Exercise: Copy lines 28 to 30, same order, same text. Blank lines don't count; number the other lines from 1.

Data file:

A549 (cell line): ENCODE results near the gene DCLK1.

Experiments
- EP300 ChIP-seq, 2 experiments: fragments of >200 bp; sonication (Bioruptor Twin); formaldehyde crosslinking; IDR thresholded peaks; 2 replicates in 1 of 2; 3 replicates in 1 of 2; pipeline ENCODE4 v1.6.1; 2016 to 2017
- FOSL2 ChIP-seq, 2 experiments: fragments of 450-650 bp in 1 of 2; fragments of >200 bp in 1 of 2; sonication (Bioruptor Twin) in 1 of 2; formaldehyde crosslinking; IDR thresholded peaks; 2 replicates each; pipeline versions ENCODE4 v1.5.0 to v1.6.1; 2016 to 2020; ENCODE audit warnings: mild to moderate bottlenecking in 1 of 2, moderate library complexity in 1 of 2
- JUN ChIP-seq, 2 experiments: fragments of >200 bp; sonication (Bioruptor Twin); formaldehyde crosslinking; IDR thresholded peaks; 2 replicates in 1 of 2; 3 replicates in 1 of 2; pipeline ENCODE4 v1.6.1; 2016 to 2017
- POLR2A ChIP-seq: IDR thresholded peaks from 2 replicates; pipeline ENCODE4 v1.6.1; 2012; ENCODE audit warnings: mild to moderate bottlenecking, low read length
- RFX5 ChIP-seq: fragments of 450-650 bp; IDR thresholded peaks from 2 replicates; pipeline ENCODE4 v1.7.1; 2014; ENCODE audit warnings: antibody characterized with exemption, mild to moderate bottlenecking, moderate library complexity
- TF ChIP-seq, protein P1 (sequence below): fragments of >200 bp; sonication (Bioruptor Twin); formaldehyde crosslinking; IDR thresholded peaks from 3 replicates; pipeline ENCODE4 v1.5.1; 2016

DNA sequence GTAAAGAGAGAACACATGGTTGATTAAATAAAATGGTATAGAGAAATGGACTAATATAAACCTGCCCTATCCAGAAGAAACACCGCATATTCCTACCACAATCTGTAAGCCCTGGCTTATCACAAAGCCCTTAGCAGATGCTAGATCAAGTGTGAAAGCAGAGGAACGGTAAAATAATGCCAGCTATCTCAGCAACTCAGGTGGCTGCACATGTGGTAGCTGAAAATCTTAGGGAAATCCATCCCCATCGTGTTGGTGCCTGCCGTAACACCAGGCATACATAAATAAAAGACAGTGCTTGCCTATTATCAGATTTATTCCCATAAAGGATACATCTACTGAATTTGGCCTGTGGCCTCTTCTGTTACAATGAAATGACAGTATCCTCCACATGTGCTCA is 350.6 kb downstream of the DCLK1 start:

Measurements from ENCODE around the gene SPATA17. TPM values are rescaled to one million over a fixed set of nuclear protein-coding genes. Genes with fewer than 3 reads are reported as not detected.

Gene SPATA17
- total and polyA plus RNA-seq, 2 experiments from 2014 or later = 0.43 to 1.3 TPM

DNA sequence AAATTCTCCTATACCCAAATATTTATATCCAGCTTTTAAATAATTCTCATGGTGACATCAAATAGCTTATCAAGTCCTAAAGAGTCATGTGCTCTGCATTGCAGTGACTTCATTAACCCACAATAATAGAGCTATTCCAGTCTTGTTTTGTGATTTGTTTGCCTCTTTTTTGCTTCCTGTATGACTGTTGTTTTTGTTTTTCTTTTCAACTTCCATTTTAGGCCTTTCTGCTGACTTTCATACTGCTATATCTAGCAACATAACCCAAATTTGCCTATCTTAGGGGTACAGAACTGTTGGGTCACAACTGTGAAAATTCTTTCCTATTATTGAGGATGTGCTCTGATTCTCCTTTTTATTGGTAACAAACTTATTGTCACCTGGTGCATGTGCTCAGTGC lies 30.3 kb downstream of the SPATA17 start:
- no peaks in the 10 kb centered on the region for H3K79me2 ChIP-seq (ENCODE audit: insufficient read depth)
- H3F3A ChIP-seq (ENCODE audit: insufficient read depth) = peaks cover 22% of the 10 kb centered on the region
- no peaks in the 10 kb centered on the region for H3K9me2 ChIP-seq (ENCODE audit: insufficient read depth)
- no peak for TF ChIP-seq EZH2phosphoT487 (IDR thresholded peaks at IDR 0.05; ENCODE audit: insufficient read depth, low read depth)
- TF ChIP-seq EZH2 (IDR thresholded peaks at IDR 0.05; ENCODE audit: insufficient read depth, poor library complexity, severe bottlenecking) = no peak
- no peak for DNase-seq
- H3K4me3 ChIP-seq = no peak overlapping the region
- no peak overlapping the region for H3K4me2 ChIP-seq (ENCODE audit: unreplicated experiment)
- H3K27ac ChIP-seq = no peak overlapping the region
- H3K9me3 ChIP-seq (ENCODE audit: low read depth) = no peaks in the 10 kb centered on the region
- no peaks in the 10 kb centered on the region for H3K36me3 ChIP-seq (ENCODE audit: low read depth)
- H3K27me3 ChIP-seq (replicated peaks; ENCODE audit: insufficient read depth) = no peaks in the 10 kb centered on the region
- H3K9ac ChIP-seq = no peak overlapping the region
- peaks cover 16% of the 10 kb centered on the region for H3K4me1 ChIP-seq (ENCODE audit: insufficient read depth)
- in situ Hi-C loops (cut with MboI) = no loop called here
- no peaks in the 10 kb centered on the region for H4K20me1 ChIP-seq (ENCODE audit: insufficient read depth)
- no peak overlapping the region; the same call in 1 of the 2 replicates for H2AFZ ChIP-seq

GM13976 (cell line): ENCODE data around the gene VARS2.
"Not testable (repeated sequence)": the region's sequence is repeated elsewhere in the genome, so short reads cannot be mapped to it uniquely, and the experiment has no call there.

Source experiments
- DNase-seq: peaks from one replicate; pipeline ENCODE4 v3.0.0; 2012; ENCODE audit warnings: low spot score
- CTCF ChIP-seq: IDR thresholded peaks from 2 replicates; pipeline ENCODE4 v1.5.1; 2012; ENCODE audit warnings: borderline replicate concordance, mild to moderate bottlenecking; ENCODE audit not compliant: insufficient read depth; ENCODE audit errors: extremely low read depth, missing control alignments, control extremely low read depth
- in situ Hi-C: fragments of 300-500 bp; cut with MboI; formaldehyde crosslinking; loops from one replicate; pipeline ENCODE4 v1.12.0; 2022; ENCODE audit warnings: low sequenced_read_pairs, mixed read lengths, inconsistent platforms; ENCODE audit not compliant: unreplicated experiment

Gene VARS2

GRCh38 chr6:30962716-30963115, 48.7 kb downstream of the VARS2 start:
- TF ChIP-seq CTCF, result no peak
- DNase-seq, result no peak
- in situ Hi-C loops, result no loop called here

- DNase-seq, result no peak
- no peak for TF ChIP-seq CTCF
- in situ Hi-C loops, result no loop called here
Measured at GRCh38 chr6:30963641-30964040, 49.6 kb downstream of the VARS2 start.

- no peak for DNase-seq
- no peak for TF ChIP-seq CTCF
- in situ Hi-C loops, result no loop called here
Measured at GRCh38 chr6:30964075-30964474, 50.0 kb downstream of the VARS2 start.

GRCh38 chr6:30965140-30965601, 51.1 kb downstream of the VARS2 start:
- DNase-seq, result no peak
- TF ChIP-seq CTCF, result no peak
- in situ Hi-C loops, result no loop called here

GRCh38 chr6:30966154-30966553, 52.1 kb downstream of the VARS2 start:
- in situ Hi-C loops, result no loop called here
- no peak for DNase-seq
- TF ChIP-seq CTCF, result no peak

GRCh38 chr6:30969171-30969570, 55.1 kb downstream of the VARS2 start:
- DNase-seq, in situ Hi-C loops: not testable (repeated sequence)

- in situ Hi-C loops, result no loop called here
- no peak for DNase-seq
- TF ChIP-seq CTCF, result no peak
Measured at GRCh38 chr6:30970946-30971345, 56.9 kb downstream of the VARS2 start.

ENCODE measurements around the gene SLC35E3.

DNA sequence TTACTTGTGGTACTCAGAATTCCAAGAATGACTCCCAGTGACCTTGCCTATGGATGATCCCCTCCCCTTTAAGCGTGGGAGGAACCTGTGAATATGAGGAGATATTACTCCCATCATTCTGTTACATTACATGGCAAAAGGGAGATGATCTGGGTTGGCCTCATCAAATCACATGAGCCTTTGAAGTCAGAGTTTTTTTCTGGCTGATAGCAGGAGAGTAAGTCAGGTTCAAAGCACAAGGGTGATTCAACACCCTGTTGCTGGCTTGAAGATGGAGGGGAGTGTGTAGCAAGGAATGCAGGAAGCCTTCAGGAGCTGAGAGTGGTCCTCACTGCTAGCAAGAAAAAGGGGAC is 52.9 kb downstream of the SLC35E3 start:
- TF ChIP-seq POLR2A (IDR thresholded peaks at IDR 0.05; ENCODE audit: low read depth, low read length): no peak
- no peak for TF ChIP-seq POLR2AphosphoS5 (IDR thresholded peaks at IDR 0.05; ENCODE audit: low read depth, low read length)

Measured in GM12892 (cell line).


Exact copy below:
- in situ Hi-C loops (cut with MboI) = no loop called here
- no peaks in the 10 kb centered on the region for H4K20me1 ChIP-seq (ENCODE audit: insufficient read depth)
- no peak overlapping the region; the same call in 1 of the 2 replicates for H2AFZ ChIP-seq